The Masked Superstar followed up Crockett Promotions with stints in Georgia Championship
Wrestling and the World Wrestling Federation (now the WWE). Georgia Championship Wrestling gave Superstar
several more title wins including National Tag Team Title victories, winning them with Super
Destroyer (the late, Scott Irwin) and then with King Kong Bundy, with Superstar and Bundy's title victory coming at the expense of two green muscleheads, and future NWA and WWE mega-stars, The Road Warriors.
Superstar's stint in Georgia also saw him win the National Heavyweight Title on three occassions, including defeating former NWA World Champion, Tommy "Wildfire" Rich to unify the Georgia Title and the National Heavyweight Title. Also, many long-time fans still talk about his feud with fellow masked grappler, Mr. Wrestling II. Their feud, which included a hot mask vs mask angle, helped pop the territory and solidified Geogia as one of the nation's hottest territories.
On a side note, Bill Eadie also competed in the WWF years later while under a mask, but not as The Masked Superstar. He, along with Blackjack Mulligan and Andre the Giant, formed a masked trio, The Machines, based on a successful gimmick used in New Japan Pro Wrestling, consisting of Giant Machine (Andre), Big Machine (Mulligan), and Super Machine (Eadie). The Machine's "gimmick" soon became that of a comedy role, with other "Machines" showing up (Hulk Hogan as Hulk Machine, Roddy Piper as Piper Machine, George "The Animal" Steele as Steele Machine, and so on). Soon enough, the whole Machine gimmick was thankfully dropped.
Eadie soon followed up with a short stint in Florida Championship Wrestling. It was there where Superstar captured the Southern Heavyweight Title from a babyface rookie,Lex Luger. The Masked Superstar's stint in Florida lasted only about a year or so before he would once again enter the WWF, but this time, things would be much different than before.
1987 saw the debut of Demolition, Ax and Smash. Much like the Road Warriors, Demolition wore leather and spikes to the ring and wore outlandish facepaint. The lead man, Ax, was portrayed by Eadie, which would have marked his first time competing without his mask in almost 15 years. Ax's partner, Smash, was brought to life by Randy Culley, who had competed for years before in the WWF as Rex, one half of The Moondogs. As soon as Demolition walked through the curtain, fans were stunned in seeing what looked to be obvious Road Warrior clones. Although no one recognized Eadie, Culley's facial features were very obvious, so much so that it made Demolition look that much more like Road Warrior rip-offs. The whole Demolition gimmick looked to be a dismal failure.
Randy Culley was quickly dropped from the team, and instead of creating a new member, Vince simply got a new wrestler to fill the role. The "new" Smash came in the form of Barry Darsow, who had previously competed in the NWA as Soviet sympathizer Khrusher Khruschev, before leaving the NWA after suffering a severe knee injury by, ironically enough, the Road Warriors. Although there were still several who recognized Darsow (thanks to a huge tatoo on Darsow's bicep that he tried to hide with an elbow pad) , Demolition still had the stigma of being "Vince's Road Warriors". It was a label that Demolition looked to remove, and although it took years to do, Demolition in fact did that, and in the process, became one of the more solid tag teams of that era.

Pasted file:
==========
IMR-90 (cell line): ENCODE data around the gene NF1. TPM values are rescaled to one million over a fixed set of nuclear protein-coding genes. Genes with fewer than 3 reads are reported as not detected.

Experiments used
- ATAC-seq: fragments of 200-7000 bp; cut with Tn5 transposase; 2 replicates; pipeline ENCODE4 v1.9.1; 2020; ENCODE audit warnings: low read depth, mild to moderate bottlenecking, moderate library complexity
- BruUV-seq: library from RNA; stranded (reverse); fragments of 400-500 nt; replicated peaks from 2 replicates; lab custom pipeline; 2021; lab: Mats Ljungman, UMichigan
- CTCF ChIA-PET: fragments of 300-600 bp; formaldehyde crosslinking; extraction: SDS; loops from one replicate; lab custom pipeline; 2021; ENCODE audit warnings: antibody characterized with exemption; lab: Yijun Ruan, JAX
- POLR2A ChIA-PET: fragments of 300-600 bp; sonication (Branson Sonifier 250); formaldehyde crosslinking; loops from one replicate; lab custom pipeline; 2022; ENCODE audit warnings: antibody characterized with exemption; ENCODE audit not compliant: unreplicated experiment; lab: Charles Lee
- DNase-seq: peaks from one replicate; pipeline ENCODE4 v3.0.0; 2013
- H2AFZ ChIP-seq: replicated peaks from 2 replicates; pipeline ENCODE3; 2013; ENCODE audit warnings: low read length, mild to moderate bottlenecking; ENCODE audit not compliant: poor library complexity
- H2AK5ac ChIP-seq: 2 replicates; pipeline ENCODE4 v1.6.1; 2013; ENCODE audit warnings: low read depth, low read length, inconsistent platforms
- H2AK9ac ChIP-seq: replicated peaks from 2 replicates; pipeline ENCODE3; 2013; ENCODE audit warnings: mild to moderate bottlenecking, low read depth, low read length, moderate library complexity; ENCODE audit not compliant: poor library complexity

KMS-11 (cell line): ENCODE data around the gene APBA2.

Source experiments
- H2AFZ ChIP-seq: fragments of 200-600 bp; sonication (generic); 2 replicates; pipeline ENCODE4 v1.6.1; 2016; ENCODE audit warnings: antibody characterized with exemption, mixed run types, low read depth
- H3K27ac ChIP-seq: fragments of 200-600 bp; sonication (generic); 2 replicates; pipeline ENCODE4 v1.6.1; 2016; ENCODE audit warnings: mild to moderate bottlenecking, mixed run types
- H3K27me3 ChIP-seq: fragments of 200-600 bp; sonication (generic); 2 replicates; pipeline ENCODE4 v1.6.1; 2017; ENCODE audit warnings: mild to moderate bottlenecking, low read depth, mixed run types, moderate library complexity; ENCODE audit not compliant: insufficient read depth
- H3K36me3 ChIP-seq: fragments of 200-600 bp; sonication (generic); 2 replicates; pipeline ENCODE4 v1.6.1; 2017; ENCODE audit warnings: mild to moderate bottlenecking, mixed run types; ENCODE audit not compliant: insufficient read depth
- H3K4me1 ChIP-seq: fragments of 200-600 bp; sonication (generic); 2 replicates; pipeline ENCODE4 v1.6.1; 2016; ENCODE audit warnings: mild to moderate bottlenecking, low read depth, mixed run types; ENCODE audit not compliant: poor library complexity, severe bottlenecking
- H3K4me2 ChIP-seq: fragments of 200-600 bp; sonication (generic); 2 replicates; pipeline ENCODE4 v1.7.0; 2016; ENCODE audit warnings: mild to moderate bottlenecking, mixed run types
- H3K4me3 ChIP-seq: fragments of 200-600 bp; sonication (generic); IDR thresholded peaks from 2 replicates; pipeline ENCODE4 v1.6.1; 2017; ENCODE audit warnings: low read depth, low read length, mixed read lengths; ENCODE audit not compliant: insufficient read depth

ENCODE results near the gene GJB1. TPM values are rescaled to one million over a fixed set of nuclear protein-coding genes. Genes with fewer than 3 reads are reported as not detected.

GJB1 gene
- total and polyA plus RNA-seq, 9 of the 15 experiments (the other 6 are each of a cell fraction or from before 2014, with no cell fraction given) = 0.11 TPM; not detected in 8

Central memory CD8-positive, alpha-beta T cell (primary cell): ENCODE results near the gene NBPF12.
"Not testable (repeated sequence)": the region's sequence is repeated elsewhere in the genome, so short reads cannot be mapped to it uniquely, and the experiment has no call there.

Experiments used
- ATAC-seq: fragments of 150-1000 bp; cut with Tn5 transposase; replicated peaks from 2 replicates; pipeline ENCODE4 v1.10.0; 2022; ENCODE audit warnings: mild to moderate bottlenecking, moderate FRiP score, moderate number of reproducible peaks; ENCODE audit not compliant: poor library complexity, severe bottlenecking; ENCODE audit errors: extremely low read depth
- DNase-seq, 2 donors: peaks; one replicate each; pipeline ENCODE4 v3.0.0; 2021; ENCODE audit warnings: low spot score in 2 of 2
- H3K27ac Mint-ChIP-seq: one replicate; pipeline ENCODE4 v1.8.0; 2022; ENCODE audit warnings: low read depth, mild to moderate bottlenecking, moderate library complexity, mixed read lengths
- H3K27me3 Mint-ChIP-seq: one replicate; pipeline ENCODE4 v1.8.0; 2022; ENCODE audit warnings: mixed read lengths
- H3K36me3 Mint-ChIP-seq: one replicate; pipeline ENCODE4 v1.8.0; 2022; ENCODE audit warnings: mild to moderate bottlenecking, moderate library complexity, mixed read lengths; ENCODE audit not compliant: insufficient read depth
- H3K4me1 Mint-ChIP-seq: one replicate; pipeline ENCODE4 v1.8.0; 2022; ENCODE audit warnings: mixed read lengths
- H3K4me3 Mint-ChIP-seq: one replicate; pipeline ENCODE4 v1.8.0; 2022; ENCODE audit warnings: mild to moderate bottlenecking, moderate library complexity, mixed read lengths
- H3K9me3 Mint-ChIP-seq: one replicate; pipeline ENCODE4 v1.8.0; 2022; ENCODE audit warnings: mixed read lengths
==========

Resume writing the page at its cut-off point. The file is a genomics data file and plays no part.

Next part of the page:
March 27, 1988 saw Demolition win their first WWF World Tag Team Title at WrestleMania IV in Atlantic City, NJ over Strike Force (Tito Santana & Rick Martel). They went on to successfully defend their title for almost a year and a half, breaking the record for longest WWF Tag Team Title reign held by The Valiant Brothers. Their title reign came to an end on 7-18-89 at the hands of The Brainbusters (Tully Blanchard & Arn Anderson). However, they regained the titles about two months later. They went on to lose and regain the tag titles from The Colossal Connection, consisting of Haku and Andre the Giant.
Currently, Bill Eadie still competes for several independant promotions throughout the nation. He still works as either Demolition Ax or the Masked Superstar (legal battles nonwithstanding). It is at these local shows where Eadie can be found selling several old Demolition and Masked Superstar souveneirs, be it masks, pictures, tapes, shirts, and many other things. Despite his imposing demeanor in the ring, he is very personable to both fans and to his fellow workers, telling them of wrestling's pitfalls, as well as the fame and fortune that it holds. Whether in the ring or out, in a wrestling mask or with facepaint, Bill Eadie was, is, and always will be a wrestling legend, and in fact, a true superstar.
For any questions or comments about The Masked Superstar/Demolition Ax, this website, or wrestling in general, please send all correspondence to me at CKMBDavis@aol.com